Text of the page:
Today is the 36th annual celebration of National Girls and Women in Sports Day (NGWSD), started in 1974 by the Women’s Sports Foundation.
The purpose of the foundation is to provide support, resources, and communities for young girls and women in the world of sports. They also are passionate about promoting the physical, mental, and emotional benefits of leading an active lifestyle.
In recent years, women have made huge strides in the world of sports that go far beyond winning trophies and breaking records. Taking center stage have been conversations about equity in financial compensation, speaking up against sexual abuse, rights for transwomen and girls wanting to compete, increased representation in positions of leadership, and mental health advocacy.
Regarding the latter, one of the things that I have found inspiring is that young women (particularly young Black women) have not only been leading the dialogue but have been examples of what it means to put your well-being first.
Controversy surrounded gravity-defying gymnast Simone Biles when she abruptly withdrew from the final during the 2020 Tokyo Games. No one could understand why this real-life superwoman with so much on the line could seemingly abandon Team USA. A few days later, she revealed that she was suffering from a dangerous phenomenon called the "twisties" in which a gymnast can literally lose their sense of direction in mid-air. She needed time to emotionally reset before even thinking about getting back on the mat.
Tennis champion Naomi Osaka set social media ablaze when she announced that she would be skipping press conferences (which are required) to prioritize an emerging mental health issue. She later revealed that she has dealt with depression for years and facing the media in certain situations only makes it worse.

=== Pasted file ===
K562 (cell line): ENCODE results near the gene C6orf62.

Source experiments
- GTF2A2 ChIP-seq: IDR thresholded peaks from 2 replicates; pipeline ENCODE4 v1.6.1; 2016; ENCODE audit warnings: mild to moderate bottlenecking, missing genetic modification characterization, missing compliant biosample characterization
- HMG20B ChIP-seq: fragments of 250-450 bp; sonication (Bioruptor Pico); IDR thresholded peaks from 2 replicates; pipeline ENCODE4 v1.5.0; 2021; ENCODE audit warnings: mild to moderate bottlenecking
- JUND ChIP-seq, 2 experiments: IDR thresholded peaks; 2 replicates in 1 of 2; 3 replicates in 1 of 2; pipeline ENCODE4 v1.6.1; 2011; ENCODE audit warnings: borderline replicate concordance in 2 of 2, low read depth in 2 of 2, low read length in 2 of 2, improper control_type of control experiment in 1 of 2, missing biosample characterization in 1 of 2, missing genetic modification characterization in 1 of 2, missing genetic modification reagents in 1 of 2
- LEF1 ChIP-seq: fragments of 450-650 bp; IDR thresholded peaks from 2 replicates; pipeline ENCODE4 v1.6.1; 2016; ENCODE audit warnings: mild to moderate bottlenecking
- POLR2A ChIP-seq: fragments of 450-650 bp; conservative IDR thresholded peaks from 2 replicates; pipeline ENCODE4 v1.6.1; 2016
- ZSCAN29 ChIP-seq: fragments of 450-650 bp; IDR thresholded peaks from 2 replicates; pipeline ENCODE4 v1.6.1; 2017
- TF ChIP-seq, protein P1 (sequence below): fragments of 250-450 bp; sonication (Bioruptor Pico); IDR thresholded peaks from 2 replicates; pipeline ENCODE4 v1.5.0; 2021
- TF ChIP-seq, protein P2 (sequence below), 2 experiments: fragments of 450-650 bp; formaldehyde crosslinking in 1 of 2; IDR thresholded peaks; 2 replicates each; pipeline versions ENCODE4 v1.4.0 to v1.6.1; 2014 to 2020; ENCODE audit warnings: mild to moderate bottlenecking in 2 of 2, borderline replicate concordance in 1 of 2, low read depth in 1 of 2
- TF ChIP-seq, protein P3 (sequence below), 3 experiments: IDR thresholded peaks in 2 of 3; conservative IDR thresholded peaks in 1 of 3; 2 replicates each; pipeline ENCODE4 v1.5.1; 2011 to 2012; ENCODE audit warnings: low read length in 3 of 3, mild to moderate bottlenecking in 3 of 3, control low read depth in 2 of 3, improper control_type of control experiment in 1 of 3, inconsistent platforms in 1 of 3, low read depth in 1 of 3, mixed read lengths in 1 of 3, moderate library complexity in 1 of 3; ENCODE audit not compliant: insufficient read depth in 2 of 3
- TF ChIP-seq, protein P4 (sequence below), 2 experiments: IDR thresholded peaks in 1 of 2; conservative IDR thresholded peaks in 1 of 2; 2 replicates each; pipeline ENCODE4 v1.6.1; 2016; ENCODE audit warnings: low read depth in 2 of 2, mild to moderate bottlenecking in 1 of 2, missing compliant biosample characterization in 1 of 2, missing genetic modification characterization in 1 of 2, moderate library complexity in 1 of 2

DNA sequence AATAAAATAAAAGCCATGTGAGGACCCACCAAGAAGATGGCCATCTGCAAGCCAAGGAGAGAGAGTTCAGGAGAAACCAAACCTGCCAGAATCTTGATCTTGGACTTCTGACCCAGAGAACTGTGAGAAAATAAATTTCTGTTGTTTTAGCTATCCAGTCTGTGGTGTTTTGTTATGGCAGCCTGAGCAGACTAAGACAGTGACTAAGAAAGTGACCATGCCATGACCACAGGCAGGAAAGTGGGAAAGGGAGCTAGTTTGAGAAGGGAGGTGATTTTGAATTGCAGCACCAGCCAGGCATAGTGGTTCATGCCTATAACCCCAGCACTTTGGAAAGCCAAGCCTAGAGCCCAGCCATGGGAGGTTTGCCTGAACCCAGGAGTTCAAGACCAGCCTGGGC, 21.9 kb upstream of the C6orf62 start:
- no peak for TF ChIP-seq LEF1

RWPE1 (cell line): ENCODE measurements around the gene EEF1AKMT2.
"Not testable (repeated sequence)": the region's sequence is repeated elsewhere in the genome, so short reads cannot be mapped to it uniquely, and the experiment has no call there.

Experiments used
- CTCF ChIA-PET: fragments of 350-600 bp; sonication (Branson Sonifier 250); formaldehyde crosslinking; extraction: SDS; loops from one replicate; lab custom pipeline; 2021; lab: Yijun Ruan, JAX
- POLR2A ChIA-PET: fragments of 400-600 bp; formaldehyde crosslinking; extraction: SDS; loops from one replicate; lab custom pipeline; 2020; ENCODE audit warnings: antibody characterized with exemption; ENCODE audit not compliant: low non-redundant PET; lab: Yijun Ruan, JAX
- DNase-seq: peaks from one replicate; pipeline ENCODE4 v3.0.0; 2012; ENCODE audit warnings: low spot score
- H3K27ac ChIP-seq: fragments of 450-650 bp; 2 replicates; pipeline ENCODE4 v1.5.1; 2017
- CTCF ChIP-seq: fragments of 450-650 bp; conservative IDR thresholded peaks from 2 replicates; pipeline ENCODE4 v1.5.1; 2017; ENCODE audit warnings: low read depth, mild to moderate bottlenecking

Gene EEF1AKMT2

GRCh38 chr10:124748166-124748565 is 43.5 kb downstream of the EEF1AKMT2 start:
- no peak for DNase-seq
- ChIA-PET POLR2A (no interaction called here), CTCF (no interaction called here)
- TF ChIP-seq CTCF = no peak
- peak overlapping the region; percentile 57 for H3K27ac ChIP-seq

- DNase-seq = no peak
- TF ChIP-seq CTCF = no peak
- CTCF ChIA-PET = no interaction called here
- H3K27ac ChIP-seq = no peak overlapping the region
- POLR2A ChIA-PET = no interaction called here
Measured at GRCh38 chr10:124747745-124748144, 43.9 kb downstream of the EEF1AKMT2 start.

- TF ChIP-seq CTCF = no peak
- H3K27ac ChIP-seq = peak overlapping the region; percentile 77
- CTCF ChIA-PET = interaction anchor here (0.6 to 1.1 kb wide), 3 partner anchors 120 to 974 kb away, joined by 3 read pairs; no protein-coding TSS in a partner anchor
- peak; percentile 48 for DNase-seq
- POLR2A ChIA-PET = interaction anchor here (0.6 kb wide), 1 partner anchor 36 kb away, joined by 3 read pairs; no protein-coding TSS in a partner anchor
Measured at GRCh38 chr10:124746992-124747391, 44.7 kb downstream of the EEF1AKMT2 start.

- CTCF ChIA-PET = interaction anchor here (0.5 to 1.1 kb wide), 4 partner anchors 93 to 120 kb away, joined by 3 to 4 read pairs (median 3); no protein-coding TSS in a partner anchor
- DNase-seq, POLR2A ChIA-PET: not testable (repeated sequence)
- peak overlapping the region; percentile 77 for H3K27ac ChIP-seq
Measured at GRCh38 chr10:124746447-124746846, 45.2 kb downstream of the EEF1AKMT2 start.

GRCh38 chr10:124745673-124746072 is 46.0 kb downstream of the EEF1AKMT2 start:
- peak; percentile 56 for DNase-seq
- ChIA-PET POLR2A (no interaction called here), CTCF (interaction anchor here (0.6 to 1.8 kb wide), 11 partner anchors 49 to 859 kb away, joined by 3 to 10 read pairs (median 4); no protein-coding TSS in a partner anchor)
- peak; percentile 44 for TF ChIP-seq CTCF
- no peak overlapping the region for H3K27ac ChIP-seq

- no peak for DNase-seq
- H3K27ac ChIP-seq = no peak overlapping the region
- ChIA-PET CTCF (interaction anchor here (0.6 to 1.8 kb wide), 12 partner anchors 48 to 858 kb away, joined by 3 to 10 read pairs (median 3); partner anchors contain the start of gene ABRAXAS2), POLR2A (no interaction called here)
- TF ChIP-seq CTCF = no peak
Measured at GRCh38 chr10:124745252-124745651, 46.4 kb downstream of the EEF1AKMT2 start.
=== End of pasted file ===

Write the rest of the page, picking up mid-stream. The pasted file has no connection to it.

Shot put Olympian, Raven Saunders is another athlete who has been incredibly transparent about her struggles. After riding the high of placing fifth in the 2016 Olympics, Raven returned to college. She began to feel isolated and shaky atop the proverbial pedestal that her friends and family sat her on. Eventually, she reached out to a therapist just before attempting to commit suicide. That phone call saved her life. Saunders said, "I based my value of myself on my value in a sport. So when I would see that value start to deteriorate I would place that value on myself. So it would put me into a downward spiral." After getting help, Raven has returned to sports and even won a silver medal in the 2020 Tokyo Olympics!
Let these brave young women serve as an example of what it means to take care of yourself no matter what your profession is.
Looking for someone to talk to in Philadelphia? You can find more information and assistance at the City of Philadelphia’s Department of Behavioral Health and Intellectual disAbility Services (DBHIDS), part of the City’s Office of Health and Human Services.
If you or someone you know would like to be involved in sports that centers girls and women, here are some local organizations that you can get involved with: